are so abundant, it would hard to write about each and every one of them. Diet plans vary and may consist of counting calories, eating mostly low fat foods or low carbohydrate foods, eliminating certain foods completely, or adding other foods such as healthy fats and complex carbohydrates. Health care professionals generally agree that the best diet plan for everyone is eating a variety of healthy foods, such as is described by the Food Pyramid developed by the U.S. Department of Agriculture. Many other pyramids exist, also, including the Asian, Latin American, Mediterranean and Vegetarian diet pyramids. The pyramid diet shows that the base of the pyramid is made up of foods that should be the foundation, or bulk, of your healthy diet. In contrast, foods you should eat in smaller amounts or less frequently are shown in the smaller sections of the pyramid. The U.S. Department of Agriculture’s pyramid has fruits and vegetables at the base, followed by complex carbohydrates, protein and dairy, healthy fats, and sugar at the top (smallest) part of the pyramid. Although variations of the food pyramid exist, most emphasize the following advice:
Eat more plant foods, including fruits, vegetables and whole grains.
Reduce intake of animal foods, which are also the natural source for cholesterol.
Substitute healthy plant fats in place of saturated and trans fats.
Limit sweets and salt.
Drink alcoholic beverages in moderation, if at all.
Control portion sizes and the total number of calories you consume.
Include physical activity in your daily routine.
Weight Watchers has been a popular diet plan since the early 1960s. This plan is based on science, is free of gimmicks and addresses a person’s entire lifestyle as a whole. There have been various different versions of the Weight Watchers diet plan over the years, but the basic premise remains the same - eating a variety of all foods, but in proper proportions. Today’s plan combines using a “point system” of tracking the intake of foods, with a focus on filling foods that are low in energy density, but also provide satiety. It’s easy to follow and teaches people how to eat “smarter” portions and make healthier choices. Weight Watchers also focuses on long-term weight management and a commitment to an overall healthy lifestyle. The program is based on four basic principles: eating smarter, moving more, getting support, and developing better habits.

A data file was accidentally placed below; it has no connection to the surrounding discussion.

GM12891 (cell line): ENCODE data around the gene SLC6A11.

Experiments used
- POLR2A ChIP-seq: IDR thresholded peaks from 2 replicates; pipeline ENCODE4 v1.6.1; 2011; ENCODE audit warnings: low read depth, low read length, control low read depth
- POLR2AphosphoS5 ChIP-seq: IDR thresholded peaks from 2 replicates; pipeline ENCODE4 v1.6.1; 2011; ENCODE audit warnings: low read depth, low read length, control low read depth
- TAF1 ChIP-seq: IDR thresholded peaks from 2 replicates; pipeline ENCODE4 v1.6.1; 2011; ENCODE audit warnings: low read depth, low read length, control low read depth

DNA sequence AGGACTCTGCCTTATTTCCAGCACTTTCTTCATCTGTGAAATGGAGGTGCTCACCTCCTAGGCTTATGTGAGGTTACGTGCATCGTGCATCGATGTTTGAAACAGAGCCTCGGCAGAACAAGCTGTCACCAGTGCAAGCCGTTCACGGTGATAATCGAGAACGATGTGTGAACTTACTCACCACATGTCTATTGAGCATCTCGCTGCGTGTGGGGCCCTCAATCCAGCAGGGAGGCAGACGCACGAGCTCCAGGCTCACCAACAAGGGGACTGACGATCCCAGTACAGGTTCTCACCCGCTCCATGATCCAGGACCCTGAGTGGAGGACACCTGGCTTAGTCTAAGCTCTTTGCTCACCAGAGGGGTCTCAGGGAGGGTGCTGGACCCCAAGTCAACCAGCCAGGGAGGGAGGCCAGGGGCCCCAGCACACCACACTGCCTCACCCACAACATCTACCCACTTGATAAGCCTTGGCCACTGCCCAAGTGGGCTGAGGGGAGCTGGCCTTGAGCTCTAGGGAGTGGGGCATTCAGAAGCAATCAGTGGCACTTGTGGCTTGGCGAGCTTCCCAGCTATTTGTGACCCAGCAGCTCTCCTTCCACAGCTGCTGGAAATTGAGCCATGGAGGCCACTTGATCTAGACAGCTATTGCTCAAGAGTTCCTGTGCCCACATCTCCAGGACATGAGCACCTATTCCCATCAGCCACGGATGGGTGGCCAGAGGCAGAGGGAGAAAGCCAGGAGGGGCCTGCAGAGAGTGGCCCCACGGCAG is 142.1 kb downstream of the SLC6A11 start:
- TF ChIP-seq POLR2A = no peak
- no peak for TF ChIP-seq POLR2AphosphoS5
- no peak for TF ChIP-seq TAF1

The Mediterranean Diet
The Mediterranean diet plan is rich in plant foods and monounsaturated fats. This plan is considered by many to be one of the healthiest in the world. The Mediterranean diet is associated with heart health and longevity. It can also promote weight loss as long as you eat in moderation and exercise. About fifty years ago, scientists noticed that people living in the Mediterranean region tended to be healthy and live long lives, primarily because of their diet and lifestyle. Mediterranean cuisine varies by region, but is largely based on vegetables, fruits, olives and olive oil, beans, whole grains, and fish, along with a little dairy and wine. Additionally, the Mediterranean lifestyle includes leisurely dining and regular physical activity. Here is a basic idea of what you can eat on the Mediterranean diet:
Legumes: Eat daily.
Fruit: 2.5 cups daily.
Vegetables: 2 cups daily.
Fish: More than twice weekly.
Nuts: A handful daily.
Meat/poultry: Less than 4 ounces daily.
Dairy products: 2 cups of a low-fat variety daily.
Wine: 1 daily serving for women, two for men.
Fats: Use primarily monounsaturated fats.
Eggs: Less than 4 per week.
Literally hundreds of other diet plans exist, including some “fad” diets such as the cabbage soup diet, protein powder diets, even a cookie diet! Remember if something sounds too good to be true - it generally is just that. Check with your doctor and do your research to choose which diet plan best fits your lifestyle and weight loss goals. What works for one person may not for another, but for most, the best diet plan is one with a variety of healthy foods combined with moderate exercise.